If you decide to go to paper file route scan all of your needed documents and then have them laminated or put them in the sealing page protectors.
You need to keep this paper file close to your disaster survival kit, but well hidden: remember, anyone who gains access to this file will basically have the “keys to the kingdom” as far as your identity is concerned and your life is about to get a whole lot harder if they’re malicious.
An electronic file is a somewhat more elegant solution, but will depend on you having access to a working computer down the line. Simply scan all of your documents, convert them to the file format of your choice and then load them onto your flash drive.
Make sure you encrypt all the files and password-protect the flash drive to keep your info safe should you lose the flash drive or it be stolen.
15. Fire-Starting Kit
Any survival situation may see you turned out of house and home, left to fend for yourself while the elements assail you. Remember what I said earlier about a lower body temperature being highly lethal, potentially killing you in as quickly as a few hours?
This is why you want a fire starting kit. Even in mild, temperate climates temperatures can plunge by tens of degrees at night if you have the misfortune of being wet and outside when that happens you’ll be losing body heat at a precipitous rate.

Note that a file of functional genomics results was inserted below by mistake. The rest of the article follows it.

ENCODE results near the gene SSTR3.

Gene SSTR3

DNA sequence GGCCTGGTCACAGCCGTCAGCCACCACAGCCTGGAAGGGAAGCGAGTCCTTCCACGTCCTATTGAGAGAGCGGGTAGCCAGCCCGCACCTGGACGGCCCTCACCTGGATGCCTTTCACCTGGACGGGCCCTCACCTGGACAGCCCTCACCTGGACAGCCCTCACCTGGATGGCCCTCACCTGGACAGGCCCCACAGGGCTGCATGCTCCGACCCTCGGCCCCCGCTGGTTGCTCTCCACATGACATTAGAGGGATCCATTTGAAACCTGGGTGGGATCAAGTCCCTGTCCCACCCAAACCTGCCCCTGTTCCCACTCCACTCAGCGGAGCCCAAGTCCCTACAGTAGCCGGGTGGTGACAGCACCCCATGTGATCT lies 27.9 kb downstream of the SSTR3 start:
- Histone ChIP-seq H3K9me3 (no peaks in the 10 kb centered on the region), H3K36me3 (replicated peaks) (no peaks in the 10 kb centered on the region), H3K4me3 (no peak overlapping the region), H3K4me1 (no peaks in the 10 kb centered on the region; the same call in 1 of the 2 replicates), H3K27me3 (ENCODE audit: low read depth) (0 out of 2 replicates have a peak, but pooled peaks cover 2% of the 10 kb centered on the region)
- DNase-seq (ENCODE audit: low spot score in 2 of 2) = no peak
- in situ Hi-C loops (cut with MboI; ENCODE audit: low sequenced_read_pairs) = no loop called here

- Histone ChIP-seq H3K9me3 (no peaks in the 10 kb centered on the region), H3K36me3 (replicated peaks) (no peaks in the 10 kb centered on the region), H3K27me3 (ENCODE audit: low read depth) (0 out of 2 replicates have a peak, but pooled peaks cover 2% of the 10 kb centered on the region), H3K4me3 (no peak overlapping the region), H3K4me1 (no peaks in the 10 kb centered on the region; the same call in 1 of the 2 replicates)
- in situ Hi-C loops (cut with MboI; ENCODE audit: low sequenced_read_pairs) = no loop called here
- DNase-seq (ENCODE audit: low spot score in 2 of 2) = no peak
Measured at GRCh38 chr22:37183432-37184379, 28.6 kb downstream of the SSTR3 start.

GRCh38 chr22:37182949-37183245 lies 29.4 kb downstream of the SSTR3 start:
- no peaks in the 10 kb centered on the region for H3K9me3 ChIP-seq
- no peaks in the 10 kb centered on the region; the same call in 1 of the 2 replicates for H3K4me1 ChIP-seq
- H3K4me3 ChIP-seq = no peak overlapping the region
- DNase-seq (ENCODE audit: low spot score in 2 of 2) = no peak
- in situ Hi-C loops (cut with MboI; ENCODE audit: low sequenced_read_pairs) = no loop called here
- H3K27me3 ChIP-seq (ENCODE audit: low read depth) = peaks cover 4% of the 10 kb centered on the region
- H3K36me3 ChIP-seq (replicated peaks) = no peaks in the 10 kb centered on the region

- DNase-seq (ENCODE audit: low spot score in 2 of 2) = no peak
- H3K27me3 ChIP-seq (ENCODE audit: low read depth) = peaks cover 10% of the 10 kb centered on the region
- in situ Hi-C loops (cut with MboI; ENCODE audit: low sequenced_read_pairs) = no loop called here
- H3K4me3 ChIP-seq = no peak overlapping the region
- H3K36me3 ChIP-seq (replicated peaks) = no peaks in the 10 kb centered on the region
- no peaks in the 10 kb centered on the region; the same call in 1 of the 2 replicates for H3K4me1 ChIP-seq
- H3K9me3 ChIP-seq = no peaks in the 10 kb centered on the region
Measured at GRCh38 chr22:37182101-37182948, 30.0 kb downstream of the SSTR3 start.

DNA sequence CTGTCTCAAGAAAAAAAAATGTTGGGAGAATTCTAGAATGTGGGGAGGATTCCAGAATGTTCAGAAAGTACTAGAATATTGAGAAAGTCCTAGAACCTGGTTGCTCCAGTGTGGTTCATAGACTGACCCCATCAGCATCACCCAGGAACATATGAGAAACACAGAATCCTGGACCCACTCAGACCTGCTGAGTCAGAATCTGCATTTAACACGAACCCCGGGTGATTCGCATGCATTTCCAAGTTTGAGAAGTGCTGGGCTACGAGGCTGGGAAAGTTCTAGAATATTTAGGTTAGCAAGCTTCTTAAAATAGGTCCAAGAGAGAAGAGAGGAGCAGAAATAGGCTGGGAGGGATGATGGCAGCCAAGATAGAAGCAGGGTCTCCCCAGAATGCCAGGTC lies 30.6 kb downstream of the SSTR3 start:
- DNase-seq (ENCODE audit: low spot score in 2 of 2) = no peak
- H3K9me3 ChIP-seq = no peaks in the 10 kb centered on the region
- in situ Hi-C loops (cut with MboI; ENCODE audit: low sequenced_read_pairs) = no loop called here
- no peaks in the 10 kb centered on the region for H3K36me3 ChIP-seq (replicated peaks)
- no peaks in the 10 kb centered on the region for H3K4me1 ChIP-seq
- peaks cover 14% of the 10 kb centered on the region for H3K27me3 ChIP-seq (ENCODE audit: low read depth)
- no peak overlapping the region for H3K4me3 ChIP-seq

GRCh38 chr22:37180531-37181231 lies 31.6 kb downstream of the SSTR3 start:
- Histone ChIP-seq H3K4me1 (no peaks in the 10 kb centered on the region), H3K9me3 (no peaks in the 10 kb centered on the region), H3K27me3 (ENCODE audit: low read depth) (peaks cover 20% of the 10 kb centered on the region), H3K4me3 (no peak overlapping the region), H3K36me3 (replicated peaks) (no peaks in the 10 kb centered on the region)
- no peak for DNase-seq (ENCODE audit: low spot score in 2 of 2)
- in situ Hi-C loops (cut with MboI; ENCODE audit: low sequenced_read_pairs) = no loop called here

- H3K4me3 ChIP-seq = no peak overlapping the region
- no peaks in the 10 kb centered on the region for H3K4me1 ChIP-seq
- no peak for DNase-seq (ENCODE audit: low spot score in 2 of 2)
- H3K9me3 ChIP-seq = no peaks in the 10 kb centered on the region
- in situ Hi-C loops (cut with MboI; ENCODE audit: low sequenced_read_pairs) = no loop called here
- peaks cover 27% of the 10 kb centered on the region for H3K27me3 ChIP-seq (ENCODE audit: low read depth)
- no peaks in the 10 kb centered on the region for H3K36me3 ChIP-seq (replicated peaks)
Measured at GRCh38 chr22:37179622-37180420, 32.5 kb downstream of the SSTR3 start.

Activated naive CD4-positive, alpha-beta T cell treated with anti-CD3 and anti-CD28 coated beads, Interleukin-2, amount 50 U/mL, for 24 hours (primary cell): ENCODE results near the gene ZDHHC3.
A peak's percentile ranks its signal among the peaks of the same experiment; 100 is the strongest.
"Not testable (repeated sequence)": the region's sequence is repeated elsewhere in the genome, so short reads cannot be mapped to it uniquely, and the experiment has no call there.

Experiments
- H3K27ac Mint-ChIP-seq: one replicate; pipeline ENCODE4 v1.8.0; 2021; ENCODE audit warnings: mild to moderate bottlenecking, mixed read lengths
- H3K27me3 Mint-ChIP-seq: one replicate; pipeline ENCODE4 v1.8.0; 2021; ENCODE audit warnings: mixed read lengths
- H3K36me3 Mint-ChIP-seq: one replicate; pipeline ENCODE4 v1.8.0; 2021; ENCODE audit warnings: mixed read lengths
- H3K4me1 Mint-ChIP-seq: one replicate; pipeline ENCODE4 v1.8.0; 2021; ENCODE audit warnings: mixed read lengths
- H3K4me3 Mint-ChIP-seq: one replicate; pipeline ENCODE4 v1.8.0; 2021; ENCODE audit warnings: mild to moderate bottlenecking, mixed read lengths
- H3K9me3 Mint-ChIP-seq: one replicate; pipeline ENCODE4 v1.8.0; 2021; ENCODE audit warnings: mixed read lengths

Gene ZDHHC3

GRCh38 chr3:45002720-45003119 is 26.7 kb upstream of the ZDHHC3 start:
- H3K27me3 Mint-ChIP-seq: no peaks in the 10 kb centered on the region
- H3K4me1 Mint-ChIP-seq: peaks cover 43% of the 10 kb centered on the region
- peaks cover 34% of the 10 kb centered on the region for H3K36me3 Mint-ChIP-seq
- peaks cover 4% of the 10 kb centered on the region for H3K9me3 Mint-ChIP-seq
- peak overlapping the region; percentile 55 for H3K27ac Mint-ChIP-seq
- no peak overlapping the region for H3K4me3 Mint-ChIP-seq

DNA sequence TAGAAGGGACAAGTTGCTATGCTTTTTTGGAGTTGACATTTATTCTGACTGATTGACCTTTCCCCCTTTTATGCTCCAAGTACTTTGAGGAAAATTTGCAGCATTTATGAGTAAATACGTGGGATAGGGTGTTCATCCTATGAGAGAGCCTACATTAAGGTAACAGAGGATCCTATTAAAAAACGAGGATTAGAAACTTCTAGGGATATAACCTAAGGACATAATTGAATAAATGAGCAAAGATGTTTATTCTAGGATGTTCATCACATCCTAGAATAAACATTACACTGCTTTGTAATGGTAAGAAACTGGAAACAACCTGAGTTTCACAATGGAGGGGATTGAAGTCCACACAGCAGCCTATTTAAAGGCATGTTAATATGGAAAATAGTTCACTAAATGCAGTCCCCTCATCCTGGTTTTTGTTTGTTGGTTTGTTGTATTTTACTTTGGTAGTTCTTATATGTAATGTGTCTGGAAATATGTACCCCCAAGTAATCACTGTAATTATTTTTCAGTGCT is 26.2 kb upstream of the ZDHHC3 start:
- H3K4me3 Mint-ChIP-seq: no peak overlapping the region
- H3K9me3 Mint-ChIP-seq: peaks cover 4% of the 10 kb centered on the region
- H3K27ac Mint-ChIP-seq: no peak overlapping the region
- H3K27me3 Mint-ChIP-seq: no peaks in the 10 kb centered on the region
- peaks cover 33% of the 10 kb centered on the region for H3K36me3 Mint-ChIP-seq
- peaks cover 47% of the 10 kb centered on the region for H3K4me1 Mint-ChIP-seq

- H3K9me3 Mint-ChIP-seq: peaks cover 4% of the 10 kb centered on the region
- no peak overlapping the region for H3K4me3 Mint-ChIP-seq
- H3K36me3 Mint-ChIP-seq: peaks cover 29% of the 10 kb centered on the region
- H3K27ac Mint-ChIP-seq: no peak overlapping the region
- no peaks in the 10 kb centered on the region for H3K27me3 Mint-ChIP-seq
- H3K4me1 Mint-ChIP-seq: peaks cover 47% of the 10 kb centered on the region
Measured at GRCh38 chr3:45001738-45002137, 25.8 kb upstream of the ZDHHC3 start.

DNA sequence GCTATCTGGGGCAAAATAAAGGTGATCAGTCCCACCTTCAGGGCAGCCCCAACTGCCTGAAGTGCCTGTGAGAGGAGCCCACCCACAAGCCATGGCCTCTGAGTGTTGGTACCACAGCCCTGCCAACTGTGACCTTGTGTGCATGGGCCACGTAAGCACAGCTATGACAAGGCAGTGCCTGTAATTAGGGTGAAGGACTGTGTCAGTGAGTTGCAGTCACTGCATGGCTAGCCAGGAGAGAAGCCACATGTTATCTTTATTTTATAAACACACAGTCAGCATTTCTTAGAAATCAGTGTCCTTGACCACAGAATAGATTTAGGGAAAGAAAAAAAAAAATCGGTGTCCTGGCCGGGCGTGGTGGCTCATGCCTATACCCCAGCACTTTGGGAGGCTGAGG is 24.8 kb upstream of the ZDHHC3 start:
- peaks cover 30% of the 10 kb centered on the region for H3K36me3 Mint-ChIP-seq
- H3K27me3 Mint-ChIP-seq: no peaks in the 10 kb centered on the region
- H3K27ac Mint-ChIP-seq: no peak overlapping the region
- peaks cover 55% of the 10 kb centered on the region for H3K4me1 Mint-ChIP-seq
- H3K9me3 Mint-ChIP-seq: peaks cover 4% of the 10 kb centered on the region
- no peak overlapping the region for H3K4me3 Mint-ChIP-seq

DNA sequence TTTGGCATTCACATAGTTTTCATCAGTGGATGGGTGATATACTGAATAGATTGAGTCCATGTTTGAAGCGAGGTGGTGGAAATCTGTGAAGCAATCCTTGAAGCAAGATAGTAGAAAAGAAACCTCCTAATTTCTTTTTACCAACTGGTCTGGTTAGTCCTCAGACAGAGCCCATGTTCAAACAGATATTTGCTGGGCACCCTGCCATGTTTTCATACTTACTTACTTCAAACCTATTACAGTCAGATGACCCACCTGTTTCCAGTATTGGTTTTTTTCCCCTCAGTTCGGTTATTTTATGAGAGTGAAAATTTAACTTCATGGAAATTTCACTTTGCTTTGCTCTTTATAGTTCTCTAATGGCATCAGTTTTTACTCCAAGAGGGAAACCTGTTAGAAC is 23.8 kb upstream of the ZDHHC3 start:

Beyond just keeping warm, fire will also provide light, a way to boil water, a way to cook food and a signal that can be seen from land or air it quite a distance, day or night. A fire can help you dry out and keep warm and that makes it among the most, literally, elemental of survival tools.
Your fire starting kit should not consist of the box of grill matches somewhere within the rubble of your house.
Smart preppers will have multiple ways to start a fire on demand, typically taking the form of lighters, a flint-and-steel duo and specialty weatherproof matches known as storm matches, or survival matches.
If you haven’t learned by now, the old maxim of “two is one and one is none” applies when it comes to survival. Make sure you have a small, easy to access fire-starting kit no matter where you live and what kind of trouble you’re expecting.
16. Sturdy Backpack
Last but not least, you’ll need a place to keep everything. Whether you’re assembling a bug out bag, an INCH bag, or a go-bag, do not skimp out on the quality of the backpack.
Get one with MOLLE webbing so it allows you to attach additional pouches and gear to it.
New preppers have an awful lot to learn and an awful lot to do on the road to readiness and self-sufficiency. By focusing on the most important basics first, you can start your journey two steps ahead.
Don’t be distracted by theoretical problems, specialist gear and niche skills. Focus on the fundamentals and you’ll be a prepping all star in no time!
Tom Marlowe grew up with a gun in his hand, and has held all kinds of jobs in the gun industry: range safety, sales, instruction and consulting, He has the experience in helping civilian shooters figure out what firearms work best for them.